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    Front Page "Seasons"The Essence of Leelanau





Leelanau! Leelanau! "Land of Delight"!
Majestic are her hills, her land.
Surrounded by water, sunrise, sunset
Touching her shores of sand.


  When one first enters this Leelanau, this "Land of Delight," no matter what the season, the usual first impression is awe. As time and distance encompass one, the appreciation builds to a near reverence of this lovely spot, the "little finger" of Michigan's mitten-shaped Lower Peninsula. Michigan's motto is especially true of the Leelanau peninsula: "If you seek a lovely peninsula just look around you."

   The waters on her lakes are many various shades of blues and greens, sometimes gentle and quiet and at other times windswept and awesome in their power.

   The land is sculpted with many hills, some so steep that the skies look like mountains behind them. Others are more rolling, many planted with cherries--oh, the cherries, so lovingly cultivated for so many generations and seasons past and seasons to come.

   There are the Leelanau's massive dune areas, windswept and also changing with each season. These are a sacred ground, something to be deeply respected for the fragility of this land and for the power the dunes evoke.

   The sunrises and sunsets that claim Leelanau are a beautiful rite of their own. On the peninsula one gets the delight of wakening to a sunrise and the pleasure of a sunset over water.

   Sunrise touches Grand Traverse Bay before the hills are gently wakened. One notices a lightening in the east, which gradually turns into a pinkish hue, and then--sunrise. A vast ball of crimson begins to blaze over the waters and land, the beginning of a new day.

   Sunsets can be described only as majestic and thought provoking as one watches this fiery ball slip deeper and deeper into Lake Michigan's horizon. As one travels through the gentle hills and valleys at sunset, one is bathed in an immense golden glow, which slowly gives way to evening's quiet darkness.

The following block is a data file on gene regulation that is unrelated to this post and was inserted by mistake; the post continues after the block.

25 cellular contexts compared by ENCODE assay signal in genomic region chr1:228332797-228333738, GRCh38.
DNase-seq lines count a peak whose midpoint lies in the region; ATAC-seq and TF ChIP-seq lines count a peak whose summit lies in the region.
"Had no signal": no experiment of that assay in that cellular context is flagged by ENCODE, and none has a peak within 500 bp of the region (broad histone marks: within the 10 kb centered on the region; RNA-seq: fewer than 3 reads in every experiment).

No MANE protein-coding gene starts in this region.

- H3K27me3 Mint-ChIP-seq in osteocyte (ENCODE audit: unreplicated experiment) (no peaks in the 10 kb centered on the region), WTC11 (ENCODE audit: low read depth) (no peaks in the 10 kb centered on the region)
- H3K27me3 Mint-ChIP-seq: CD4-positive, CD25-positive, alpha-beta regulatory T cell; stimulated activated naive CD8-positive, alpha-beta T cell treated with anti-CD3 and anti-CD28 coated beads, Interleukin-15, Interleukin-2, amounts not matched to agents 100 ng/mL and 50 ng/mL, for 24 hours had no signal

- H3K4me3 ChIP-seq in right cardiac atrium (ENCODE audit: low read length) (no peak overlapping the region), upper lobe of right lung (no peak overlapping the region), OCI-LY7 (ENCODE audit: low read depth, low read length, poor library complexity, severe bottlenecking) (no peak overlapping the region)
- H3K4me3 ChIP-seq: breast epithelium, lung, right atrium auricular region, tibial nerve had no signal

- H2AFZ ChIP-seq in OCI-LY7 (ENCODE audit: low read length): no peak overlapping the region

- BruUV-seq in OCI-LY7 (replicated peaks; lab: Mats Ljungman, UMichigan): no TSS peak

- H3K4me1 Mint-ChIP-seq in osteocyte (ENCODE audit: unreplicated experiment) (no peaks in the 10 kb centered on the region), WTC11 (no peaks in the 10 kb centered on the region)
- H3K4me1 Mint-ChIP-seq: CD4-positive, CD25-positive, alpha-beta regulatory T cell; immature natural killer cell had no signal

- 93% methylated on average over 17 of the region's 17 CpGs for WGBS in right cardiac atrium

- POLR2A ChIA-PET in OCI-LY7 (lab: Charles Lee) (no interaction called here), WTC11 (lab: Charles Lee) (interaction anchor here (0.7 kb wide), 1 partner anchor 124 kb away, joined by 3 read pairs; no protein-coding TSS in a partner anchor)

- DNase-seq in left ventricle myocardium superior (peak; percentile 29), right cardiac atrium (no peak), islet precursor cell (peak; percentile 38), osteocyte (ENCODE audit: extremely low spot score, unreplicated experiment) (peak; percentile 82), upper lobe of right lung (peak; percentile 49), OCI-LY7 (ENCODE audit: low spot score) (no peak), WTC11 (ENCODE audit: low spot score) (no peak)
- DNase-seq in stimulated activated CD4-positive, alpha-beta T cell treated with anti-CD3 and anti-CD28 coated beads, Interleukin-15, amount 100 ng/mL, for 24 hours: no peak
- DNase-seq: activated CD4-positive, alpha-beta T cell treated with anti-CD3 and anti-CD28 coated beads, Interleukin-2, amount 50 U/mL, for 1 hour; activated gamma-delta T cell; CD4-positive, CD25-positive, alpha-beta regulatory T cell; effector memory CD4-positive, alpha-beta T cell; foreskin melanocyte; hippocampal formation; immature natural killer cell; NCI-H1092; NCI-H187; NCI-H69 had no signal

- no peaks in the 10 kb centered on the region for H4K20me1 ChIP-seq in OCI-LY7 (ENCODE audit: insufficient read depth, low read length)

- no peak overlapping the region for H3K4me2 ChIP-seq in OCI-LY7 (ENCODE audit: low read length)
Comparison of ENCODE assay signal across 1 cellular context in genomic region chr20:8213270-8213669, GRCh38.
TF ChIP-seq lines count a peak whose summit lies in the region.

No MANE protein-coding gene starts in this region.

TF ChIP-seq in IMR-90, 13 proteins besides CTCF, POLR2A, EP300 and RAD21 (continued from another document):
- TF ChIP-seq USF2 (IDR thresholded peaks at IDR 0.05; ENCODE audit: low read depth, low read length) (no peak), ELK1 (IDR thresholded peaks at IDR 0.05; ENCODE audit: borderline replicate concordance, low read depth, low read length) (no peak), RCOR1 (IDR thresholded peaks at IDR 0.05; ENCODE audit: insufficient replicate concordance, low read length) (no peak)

Each season of the Leelanau is fresh, offering both the visitor and resident something new to discover, experience, or explore. From the start of early spring, snow still amassed on her beaches and hills, there is memorable spring skiing, for both the cross-country and downhill skiers. Getting off the beaten track, although none is so civilized as to be overused, you can find private vistas over her bays and the Great Lake, where it takes your breath away.

   Maple trees are in abundance in this area, producing the sweet sap to turn into maple syrup. Wildflowers, too, are found everywhere. In spring there are masses of trilliums in the wooded areas. At first their lovely white petals are tinged with green in their veins. Later some turn a salmon pink. They are definitely worth a stop to admire. But please do not pick; they are on the ever-growing list of protected species. In the wetter areas of the county, bogs are filled with swamp marigolds on display in their brilliant yellow. Morels, too, can be found here; the county some years has an abundance of this delectable mushroom.

   The cherry trees, acres and acres of them, begin their show sometime in late spring depending on the weather. Their blossoms look like balls of snowflakes perched on their branches. The sight and fragrance of the cherry blossoms in bloom is unforgettable as fresh spring air mixes with the clean westerly breezes off Lake Michigan. Soon one finds the trees loaded down with little red cherries, a sharp contrast to the pointed green leaves and the heavenly blue skies above. They make up handsomely for the lost sight of the blossoms. Soon the tastes of tarts and sweets will tempt the palate, and roadside stands everywhere will beckon the passerby with signs that read Cherries, Cherries.